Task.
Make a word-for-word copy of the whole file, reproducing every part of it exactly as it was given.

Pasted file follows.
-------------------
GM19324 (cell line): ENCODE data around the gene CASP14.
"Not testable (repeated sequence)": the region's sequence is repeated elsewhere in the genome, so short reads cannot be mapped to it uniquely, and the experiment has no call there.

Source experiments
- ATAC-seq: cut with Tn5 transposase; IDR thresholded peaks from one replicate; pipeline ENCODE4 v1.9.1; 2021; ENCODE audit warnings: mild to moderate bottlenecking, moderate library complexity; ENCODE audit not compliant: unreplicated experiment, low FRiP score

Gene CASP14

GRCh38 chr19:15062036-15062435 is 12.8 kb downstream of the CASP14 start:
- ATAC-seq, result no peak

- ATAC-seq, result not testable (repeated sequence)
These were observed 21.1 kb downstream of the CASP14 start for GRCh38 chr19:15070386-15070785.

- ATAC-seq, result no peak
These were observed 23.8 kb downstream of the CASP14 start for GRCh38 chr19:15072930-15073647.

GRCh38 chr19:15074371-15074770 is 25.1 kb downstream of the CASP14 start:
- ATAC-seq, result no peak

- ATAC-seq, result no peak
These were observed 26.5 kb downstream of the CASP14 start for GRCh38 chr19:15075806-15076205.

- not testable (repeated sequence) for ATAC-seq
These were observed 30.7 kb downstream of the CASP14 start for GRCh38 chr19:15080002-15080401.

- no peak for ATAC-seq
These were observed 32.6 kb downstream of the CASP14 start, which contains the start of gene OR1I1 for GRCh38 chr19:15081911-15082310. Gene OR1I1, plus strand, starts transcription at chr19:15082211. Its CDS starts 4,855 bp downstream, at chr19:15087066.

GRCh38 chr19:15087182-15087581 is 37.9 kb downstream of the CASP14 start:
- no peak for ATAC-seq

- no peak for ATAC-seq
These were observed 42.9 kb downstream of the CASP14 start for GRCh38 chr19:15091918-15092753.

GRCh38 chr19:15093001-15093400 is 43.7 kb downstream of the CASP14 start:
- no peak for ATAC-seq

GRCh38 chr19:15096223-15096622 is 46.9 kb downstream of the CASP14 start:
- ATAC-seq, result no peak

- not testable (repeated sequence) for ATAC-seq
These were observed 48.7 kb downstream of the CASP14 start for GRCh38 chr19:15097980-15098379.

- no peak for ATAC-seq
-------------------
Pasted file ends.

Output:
GM19324 (cell line): ENCODE data around the gene CASP14.
"Not testable (repeated sequence)": the region's sequence is repeated elsewhere in the genome, so short reads cannot be mapped to it uniquely, and the experiment has no call there.

Source experiments
- ATAC-seq: cut with Tn5 transposase; IDR thresholded peaks from one replicate; pipeline ENCODE4 v1.9.1; 2021; ENCODE audit warnings: mild to moderate bottlenecking, moderate library complexity; ENCODE audit not compliant: unreplicated experiment, low FRiP score

Gene CASP14

GRCh38 chr19:15062036-15062435 is 12.8 kb downstream of the CASP14 start:
- ATAC-seq, result no peak

- ATAC-seq, result not testable (repeated sequence)
These were observed 21.1 kb downstream of the CASP14 start for GRCh38 chr19:15070386-15070785.

- ATAC-seq, result no peak
These were observed 23.8 kb downstream of the CASP14 start for GRCh38 chr19:15072930-15073647.

GRCh38 chr19:15074371-15074770 is 25.1 kb downstream of the CASP14 start:
- ATAC-seq, result no peak

- ATAC-seq, result no peak
These were observed 26.5 kb downstream of the CASP14 start for GRCh38 chr19:15075806-15076205.

- not testable (repeated sequence) for ATAC-seq
These were observed 30.7 kb downstream of the CASP14 start for GRCh38 chr19:15080002-15080401.

- no peak for ATAC-seq
These were observed 32.6 kb downstream of the CASP14 start, which contains the start of gene OR1I1 for GRCh38 chr19:15081911-15082310. Gene OR1I1, plus strand, starts transcription at chr19:15082211. Its CDS starts 4,855 bp downstream, at chr19:15087066.

GRCh38 chr19:15087182-15087581 is 37.9 kb downstream of the CASP14 start:
- no peak for ATAC-seq

- no peak for ATAC-seq
These were observed 42.9 kb downstream of the CASP14 start for GRCh38 chr19:15091918-15092753.

GRCh38 chr19:15093001-15093400 is 43.7 kb downstream of the CASP14 start:
- no peak for ATAC-seq

GRCh38 chr19:15096223-15096622 is 46.9 kb downstream of the CASP14 start:
- ATAC-seq, result no peak

- not testable (repeated sequence) for ATAC-seq
These were observed 48.7 kb downstream of the CASP14 start for GRCh38 chr19:15097980-15098379.

- no peak for ATAC-seq